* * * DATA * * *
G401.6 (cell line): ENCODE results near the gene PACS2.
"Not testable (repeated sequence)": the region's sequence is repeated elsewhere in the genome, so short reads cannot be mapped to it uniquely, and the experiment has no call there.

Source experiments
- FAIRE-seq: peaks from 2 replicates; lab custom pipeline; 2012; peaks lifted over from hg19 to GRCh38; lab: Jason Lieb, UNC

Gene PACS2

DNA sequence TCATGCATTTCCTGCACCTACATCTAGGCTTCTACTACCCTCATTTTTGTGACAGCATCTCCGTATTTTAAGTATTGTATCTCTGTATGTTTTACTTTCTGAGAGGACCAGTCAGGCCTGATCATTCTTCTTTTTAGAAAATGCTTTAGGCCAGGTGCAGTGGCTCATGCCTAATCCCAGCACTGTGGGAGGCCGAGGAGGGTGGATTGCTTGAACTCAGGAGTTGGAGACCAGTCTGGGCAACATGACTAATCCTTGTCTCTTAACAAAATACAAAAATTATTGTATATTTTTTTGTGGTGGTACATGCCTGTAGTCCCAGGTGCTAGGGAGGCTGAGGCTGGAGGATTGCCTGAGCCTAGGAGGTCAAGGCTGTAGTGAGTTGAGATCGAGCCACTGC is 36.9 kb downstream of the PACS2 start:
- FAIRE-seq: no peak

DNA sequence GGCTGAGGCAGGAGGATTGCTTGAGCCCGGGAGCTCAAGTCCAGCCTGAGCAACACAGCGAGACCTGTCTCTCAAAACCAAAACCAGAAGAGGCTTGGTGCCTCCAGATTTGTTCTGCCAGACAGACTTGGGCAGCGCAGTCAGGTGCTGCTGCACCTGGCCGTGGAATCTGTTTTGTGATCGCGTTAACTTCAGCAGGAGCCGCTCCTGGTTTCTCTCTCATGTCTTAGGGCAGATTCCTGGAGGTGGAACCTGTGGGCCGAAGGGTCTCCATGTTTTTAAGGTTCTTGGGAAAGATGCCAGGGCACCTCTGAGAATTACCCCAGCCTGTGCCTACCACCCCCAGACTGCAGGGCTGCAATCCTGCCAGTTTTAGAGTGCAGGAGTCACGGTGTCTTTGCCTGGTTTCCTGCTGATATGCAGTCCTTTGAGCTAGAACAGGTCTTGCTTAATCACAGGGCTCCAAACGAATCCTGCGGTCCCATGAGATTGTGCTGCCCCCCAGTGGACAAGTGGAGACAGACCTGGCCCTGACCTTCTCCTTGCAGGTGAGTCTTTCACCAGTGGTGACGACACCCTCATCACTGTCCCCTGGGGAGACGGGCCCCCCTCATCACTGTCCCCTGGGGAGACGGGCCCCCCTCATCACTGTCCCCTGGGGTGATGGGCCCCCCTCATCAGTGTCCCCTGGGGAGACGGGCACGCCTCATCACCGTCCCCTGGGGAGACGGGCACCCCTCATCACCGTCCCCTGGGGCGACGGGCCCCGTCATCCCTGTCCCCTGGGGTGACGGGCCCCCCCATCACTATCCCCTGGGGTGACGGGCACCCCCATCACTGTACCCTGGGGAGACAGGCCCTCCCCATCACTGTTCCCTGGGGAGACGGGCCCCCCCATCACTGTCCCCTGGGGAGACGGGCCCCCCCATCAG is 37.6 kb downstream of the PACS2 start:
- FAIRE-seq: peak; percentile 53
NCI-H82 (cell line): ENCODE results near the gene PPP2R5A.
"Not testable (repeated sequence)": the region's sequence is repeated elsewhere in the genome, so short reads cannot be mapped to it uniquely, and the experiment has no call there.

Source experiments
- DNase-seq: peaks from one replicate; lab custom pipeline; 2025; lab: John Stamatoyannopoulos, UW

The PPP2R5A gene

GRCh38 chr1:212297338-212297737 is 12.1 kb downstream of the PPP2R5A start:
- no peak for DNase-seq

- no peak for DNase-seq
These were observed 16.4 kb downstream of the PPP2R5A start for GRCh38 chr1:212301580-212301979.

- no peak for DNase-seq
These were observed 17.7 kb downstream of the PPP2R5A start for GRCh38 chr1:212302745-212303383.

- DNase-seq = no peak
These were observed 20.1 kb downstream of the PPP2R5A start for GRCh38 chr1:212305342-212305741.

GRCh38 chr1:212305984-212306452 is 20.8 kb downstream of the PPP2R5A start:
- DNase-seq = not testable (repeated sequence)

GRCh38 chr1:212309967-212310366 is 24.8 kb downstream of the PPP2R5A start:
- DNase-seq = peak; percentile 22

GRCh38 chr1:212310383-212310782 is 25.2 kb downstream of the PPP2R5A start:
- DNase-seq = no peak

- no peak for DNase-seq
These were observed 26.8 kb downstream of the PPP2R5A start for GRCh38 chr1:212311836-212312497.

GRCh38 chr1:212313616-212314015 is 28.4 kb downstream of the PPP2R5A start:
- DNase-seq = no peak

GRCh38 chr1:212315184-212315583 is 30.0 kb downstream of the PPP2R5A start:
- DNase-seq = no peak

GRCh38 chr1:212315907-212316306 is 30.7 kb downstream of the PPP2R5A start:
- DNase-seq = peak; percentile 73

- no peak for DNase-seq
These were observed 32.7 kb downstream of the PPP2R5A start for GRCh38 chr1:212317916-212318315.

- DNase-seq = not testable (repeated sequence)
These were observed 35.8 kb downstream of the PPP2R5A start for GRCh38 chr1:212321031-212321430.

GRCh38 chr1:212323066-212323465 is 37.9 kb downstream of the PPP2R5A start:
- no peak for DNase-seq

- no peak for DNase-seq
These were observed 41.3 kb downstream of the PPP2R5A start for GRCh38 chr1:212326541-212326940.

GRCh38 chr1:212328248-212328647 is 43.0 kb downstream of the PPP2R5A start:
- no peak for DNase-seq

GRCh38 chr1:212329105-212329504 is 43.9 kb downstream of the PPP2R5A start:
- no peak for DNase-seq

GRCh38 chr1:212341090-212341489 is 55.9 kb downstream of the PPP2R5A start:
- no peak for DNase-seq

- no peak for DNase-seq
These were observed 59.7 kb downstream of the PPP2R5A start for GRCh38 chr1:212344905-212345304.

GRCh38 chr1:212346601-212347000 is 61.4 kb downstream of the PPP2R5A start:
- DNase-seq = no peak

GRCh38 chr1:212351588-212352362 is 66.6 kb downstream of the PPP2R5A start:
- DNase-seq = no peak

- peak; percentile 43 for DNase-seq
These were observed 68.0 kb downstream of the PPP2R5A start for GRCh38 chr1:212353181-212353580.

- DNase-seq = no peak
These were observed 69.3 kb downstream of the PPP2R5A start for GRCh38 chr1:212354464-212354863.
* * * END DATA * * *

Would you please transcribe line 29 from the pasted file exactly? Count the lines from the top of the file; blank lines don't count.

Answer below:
- no peak for DNase-seq